The concept of “the end of parking” (along with radically safer roads and front row seats that face backward) seems central to any prominent think-piece about how autonomous vehicle (AV) technology will disrupt the current city landscape. The premise goes that – whether they enter into a holding pattern by circling the block, navigate themselves to find parking outside of a downtown center or move on to pick up the next passenger(s) – these exciting new vehicles won’t have to park and will dramatically cut the demand for parking in city centers. Reputable estimates project that AVs, particularly when deployed in a shared-use, on-demand model, could cut demand for parking by as much as 90%. While these projections are built on sound math and plausible long-term, what does this mean for motorists looking for parking in near-term?

Cities Are Eager to Deploy HAVs
In conversations with city officials about autonomous vehicles, there is tremendous excitement surrounding the potential for the technology to improve safety, alleviate congestion, reduce emissions, provide mobility access to underserved populations, and reclaim parking real estate for new uses among other impacts. But as planners read headlines trumpeting the beginning of the end of parking, there is the question of why a city (or company) should dedicate funds to create more parking, if demand for these spaces is likely to decline.

This sets up a dynamic where demand for parking will likely continue to increase in the next 5-10 years, as consumers purchase vehicles with limited levels of automation that still require a human driver and traditional parking, but where investments in new parking resources are likely to wane. This ultimately means for consumers that, come 2030, hunting for a parking space may very well be a thing of the past, but that over the next decade the pain-point of finding a space may actually get worse.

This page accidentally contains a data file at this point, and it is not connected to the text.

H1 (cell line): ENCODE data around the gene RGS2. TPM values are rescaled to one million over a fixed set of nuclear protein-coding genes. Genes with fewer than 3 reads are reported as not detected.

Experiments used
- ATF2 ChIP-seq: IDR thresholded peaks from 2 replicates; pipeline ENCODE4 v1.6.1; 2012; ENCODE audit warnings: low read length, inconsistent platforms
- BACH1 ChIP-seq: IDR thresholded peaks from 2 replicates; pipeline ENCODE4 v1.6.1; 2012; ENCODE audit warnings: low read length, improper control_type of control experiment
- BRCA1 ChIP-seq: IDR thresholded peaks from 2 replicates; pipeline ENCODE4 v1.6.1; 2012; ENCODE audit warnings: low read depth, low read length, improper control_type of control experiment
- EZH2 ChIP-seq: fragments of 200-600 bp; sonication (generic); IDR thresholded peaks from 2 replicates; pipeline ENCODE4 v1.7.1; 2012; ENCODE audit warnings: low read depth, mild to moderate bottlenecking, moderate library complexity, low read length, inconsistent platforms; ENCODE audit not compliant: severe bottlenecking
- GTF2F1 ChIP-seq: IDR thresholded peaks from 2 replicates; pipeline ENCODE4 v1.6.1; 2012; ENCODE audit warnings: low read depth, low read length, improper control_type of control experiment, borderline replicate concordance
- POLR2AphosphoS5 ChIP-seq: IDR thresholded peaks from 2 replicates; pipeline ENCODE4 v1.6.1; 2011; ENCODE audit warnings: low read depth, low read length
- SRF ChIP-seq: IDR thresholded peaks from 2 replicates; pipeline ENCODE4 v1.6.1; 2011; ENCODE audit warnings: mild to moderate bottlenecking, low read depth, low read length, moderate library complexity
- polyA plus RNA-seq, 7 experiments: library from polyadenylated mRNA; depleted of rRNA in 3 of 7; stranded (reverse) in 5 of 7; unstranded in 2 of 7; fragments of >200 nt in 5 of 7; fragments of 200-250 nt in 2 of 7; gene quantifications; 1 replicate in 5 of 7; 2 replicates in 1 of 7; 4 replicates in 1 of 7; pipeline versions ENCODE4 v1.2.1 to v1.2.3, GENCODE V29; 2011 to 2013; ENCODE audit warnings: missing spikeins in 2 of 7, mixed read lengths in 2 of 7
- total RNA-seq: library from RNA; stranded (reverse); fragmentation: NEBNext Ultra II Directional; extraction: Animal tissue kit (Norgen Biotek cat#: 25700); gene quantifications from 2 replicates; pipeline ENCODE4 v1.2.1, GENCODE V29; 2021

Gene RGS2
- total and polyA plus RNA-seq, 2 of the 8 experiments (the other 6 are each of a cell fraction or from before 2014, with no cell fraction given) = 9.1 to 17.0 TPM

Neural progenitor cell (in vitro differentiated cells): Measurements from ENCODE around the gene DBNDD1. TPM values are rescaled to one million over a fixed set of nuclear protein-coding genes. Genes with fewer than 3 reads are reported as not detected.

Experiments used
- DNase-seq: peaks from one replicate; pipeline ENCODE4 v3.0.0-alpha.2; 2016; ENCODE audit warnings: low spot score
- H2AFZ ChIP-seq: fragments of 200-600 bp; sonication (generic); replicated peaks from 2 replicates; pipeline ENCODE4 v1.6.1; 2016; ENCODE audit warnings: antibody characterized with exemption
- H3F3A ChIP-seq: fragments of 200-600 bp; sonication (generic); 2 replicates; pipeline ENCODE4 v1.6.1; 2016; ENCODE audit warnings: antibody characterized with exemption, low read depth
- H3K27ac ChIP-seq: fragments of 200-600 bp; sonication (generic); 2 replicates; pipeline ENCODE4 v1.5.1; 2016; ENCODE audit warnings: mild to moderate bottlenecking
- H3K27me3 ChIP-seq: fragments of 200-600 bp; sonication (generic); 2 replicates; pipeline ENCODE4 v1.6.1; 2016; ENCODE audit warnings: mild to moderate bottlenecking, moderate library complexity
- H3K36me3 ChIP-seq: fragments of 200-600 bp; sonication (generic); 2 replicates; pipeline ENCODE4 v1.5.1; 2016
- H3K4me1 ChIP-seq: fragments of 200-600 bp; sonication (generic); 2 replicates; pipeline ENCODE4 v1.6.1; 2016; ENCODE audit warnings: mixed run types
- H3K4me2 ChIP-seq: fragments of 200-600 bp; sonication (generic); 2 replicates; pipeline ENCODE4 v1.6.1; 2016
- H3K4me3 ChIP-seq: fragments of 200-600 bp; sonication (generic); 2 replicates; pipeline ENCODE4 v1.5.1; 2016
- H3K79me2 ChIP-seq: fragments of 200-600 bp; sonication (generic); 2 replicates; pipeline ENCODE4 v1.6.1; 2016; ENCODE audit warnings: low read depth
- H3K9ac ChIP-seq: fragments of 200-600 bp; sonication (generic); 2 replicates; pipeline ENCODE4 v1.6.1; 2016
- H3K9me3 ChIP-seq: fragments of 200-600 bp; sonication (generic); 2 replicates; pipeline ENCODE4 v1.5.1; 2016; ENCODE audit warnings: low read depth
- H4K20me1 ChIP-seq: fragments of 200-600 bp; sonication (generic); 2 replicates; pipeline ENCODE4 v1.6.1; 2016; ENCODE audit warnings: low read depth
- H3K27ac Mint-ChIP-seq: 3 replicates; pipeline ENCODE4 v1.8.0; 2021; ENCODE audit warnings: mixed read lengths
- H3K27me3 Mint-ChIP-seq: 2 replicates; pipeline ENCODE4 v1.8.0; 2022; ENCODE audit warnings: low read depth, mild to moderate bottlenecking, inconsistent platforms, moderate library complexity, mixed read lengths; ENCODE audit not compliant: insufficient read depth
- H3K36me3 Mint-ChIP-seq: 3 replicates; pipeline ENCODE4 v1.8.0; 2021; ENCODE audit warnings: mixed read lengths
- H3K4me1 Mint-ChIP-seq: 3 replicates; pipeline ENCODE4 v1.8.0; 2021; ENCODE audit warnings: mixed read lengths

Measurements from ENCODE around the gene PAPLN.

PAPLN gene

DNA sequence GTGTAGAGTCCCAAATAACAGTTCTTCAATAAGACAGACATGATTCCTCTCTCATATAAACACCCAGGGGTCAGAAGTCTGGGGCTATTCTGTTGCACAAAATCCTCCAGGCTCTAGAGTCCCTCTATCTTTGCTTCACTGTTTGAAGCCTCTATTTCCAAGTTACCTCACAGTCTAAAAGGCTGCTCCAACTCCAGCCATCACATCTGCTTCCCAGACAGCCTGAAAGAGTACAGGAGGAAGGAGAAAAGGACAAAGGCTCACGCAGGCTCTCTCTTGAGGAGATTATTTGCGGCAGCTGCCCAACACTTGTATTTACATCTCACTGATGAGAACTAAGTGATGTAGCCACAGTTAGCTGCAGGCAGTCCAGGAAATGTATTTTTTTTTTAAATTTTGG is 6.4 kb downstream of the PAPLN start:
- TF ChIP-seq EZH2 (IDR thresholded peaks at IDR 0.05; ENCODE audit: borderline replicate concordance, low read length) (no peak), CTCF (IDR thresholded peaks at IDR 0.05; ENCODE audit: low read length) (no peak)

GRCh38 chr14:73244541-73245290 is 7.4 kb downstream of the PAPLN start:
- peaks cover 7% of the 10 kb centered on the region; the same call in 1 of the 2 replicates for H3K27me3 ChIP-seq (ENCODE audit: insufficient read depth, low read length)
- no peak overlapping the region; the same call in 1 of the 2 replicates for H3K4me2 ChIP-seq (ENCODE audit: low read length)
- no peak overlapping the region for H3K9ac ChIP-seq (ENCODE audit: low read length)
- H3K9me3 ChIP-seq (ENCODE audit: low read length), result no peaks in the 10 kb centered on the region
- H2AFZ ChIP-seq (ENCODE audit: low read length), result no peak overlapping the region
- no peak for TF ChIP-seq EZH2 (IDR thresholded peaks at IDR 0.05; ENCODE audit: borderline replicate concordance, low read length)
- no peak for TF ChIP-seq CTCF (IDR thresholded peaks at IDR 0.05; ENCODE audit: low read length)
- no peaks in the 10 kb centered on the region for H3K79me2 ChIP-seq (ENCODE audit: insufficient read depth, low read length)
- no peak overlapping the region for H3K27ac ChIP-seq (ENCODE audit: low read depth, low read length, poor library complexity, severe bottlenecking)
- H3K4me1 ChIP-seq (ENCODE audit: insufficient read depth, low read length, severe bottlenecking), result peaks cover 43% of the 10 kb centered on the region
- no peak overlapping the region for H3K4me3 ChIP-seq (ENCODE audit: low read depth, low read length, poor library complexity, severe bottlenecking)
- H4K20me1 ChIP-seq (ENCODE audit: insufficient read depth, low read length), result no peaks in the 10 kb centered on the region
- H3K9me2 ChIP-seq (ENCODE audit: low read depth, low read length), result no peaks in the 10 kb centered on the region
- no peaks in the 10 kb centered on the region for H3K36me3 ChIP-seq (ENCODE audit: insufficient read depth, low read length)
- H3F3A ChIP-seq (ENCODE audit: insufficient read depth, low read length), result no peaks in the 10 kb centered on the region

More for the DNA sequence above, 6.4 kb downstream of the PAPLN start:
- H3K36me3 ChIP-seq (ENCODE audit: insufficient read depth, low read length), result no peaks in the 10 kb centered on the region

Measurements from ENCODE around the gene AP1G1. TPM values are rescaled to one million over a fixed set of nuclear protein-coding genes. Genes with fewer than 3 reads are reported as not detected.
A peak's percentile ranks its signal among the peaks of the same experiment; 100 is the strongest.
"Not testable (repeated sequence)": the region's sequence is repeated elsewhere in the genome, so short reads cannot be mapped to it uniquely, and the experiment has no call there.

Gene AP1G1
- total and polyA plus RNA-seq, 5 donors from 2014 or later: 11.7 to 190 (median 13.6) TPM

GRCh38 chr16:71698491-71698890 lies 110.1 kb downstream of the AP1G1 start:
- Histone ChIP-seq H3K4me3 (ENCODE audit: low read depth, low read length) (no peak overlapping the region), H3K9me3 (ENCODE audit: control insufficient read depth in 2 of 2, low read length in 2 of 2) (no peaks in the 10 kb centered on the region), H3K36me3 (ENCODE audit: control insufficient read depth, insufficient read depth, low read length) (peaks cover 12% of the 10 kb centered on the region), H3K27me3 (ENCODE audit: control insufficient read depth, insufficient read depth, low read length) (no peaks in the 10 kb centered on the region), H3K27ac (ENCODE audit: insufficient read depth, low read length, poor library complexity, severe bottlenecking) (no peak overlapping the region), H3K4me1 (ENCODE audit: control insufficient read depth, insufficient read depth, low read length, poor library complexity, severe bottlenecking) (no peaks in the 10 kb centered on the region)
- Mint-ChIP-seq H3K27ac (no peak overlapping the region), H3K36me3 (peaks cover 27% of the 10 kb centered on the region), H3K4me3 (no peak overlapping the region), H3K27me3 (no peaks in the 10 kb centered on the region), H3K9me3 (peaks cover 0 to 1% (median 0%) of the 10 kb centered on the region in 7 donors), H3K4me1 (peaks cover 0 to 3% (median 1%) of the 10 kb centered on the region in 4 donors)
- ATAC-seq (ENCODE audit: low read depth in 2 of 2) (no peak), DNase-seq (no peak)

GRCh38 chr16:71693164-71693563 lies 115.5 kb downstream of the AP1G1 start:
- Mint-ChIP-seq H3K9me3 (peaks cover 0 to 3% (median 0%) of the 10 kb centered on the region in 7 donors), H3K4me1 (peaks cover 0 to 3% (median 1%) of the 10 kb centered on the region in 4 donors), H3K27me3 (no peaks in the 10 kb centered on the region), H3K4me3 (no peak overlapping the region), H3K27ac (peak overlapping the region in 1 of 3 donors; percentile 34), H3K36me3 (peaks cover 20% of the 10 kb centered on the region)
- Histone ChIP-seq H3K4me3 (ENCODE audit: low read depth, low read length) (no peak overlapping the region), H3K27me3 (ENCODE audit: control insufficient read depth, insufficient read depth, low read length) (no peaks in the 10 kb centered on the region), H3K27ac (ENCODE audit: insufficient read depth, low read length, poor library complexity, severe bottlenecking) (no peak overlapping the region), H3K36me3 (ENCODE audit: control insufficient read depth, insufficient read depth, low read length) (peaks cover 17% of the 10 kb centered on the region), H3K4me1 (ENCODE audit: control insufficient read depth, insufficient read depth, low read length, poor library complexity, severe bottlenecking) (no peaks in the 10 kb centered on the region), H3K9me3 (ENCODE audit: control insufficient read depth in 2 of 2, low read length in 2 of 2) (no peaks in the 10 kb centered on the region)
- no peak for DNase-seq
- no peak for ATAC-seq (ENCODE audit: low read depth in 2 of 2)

Surveys repeatedly find that parking is a top pain-point for drivers. During this transition period and in response to looming driver frustration, cities, automakers and technology leaders will need to identify ways to make the parking experience “smarter” by effectively guiding drivers to available parking spaces. This includes solutions like INRIX Parking, which helps guide drivers to open spots by using big data and predictive analytics.

Will Self-Parking Cars Prevail?
Additionally, the early iterations of autonomous vehicles include features that allow a car to park itself (some with the driver still in it, some after dropping the driver off at a destination). This same combination of data about parking availability and traffic conditions for routing, which dramatically improves the parking experience for human drivers, is equally essential to successfully implementing these new driverless parking features. A car that drives around looking for parking exacerbates congestion, however, a car that optimally navigates to the nearest open space and parks itself helps minimize congestion.

While the future city may indeed see parking lots and street parking replaced, repurposed and reimagined, this focus on the future is likely to mean drivers will increasingly rely on technology to alleviate the growing challenge of parking.